More recently, the Supreme Court's recognition of the federal constitutional rights of gay men and lesbians in cases such as Romer v. Evans (251) and Lawrence v. Texas (252) led federal courts to question Baker's apparent bar to federal constitutional marriage equality claims. (253) But Baker's continued impact, if any, will not be fully resolved until the Supreme Court resolves a Fourteenth Amendment equal protection challenge to a state's denial of a same-sex couple's right to marry. (254)
Pro-Equality State Decisions Prior to Windsor and Perry
Hawaii's Saga: Baehr v. Lewin
The Hawaii case of Baehr v. Lewin (255) represents the first significant victory for marriage equality advocates, albeit a short-lived one. Baehr offers a classic example of judicial independence due to the trial court's: 1) full consideration of the extensive evidence plaintiffs adduced to dismantle negative stereotypes about same-sex couples and their parenting abilities; and 2) appropriate application of established legal doctrine to that largely uncontroverted evidence.
Three same-sex couples denied marriage licenses alleged in Baehr that the state's rejection of their marriage applications violated Hawaii's constitutional guarantees of privacy, equal protection, and due process. On October 1, 1991, the Baehr trial court dismissed the couples' complaint for failure to state a claim prior to any evidence being submitted in the case. (256) Hawaii's Supreme Court reversed, declaring the trial court's dismissal inappropriate because the trial court had made factual findings and rendered conclusions of law instead of limiting its analysis to the face of the complaint. (257) Rather than merely remanding to the trial court, the court provided a detailed analysis of same-sex marriage under the Hawaii Constitution.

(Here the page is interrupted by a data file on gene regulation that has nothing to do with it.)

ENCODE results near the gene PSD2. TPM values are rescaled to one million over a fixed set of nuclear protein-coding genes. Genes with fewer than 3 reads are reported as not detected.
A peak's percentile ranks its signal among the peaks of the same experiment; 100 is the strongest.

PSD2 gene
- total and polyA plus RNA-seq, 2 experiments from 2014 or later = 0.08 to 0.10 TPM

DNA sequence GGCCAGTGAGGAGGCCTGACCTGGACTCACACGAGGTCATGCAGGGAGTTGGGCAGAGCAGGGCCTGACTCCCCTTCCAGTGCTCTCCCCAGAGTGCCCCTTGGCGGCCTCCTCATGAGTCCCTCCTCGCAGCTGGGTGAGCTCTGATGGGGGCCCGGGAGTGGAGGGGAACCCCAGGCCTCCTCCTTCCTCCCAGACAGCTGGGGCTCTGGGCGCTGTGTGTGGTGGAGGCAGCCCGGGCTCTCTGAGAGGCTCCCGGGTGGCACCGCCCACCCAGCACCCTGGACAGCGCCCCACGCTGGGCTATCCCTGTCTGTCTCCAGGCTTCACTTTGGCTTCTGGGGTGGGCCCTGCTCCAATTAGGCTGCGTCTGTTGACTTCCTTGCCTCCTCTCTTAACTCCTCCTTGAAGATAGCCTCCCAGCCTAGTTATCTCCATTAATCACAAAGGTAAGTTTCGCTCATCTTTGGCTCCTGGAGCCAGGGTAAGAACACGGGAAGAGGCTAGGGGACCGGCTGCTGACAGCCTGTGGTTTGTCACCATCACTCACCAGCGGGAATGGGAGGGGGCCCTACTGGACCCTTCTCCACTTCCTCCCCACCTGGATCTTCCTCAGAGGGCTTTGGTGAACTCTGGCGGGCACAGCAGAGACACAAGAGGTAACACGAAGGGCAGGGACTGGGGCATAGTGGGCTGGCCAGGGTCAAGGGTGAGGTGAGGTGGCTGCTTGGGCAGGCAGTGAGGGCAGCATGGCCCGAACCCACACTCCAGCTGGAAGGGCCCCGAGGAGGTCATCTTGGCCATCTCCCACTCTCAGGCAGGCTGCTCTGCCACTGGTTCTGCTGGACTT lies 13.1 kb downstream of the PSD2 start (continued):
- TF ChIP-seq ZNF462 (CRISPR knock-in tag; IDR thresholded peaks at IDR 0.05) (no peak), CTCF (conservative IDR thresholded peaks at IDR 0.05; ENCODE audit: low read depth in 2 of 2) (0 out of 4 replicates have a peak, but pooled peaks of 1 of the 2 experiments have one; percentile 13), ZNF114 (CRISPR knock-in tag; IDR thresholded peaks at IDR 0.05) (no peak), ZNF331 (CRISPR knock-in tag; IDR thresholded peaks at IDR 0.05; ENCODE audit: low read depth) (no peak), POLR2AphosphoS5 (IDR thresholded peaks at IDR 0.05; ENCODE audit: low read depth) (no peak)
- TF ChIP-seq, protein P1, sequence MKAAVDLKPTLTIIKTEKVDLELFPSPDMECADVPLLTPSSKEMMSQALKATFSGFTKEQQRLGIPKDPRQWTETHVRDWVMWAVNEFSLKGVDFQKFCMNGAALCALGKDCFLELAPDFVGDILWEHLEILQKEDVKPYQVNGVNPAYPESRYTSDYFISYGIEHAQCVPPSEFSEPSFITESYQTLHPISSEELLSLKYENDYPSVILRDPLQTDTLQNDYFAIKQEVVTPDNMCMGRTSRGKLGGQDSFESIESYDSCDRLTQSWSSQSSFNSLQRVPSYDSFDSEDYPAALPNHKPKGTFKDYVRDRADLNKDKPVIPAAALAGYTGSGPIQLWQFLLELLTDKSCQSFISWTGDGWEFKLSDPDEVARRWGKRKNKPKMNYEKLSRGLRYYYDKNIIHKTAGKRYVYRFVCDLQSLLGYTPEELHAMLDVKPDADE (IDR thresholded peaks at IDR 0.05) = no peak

In its plurality decision, Hawaii's highest court found no fundamental right to marriage "arising out of the right to privacy or otherwise." (258) Two of the four justices, however, held that denial of marriage licenses to persons of the same sex implicated Hawaii's explicit constitutional guarantee of equal protection based on sex, thus requiring strict scrutiny of the state's reasons for that denial. (259) These two justices deemed the denial presumptively unconstitutional, requiring the state to prove "compelling state interests" for excluding same-sex couples from marrying and to demonstrate that "the statute is narrowly drawn to avoid unnecessary abridgments of the applicant couples' constitutional rights." (260) The concurring judge also foresaw a possible equal protection claim based on sex, but only if plaintiffs could show that "heterosexuality, homosexuality, bisexuality, and asexuality are 'biologically fated.'" (261)
At trial after remand, (262) the state attempted to satisfy strict scrutiny by asserting compelling state interests in: (1) promoting "the optimal development of children," further urging that "all things being equal, it is best for a child that it be raised in a single home by its parents, or at least by a married male and female"; (2) "securing or assuring recognition of Hawaii marriages in other jurisdictions"; and (3) "protecting the public fisc from the reasonably foreseeable effects of approval of same-sex marriage." (263) Because the state provided minimal (and ultimately unpersuasive) evidence on the latter two points, (264) the optimal environment for child-rearing became the determinative issue.
Defendants proffered the testimony of four expert witnesses to support the state's claimed interests in limiting marriage to opposite-sex couples. One defense expert claiming psychology credentials was disqualified from testifying about alleged methodological flaws in social science studies on same-sex families due to his belief that all "modern psychology is so flawed that no fix, reconciliation or overhaul can correct it." (265) The other three defense experts provided significant support for plaintiffs' arguments that no compelling rationale exists for treating same-sex couples differently than their heterosexual counterparts.
Defense experts tried to stress the importance of having both a mother and a father to a child's development, but they readily conceded that gay and lesbian parents can and do make excellent parents. Based on...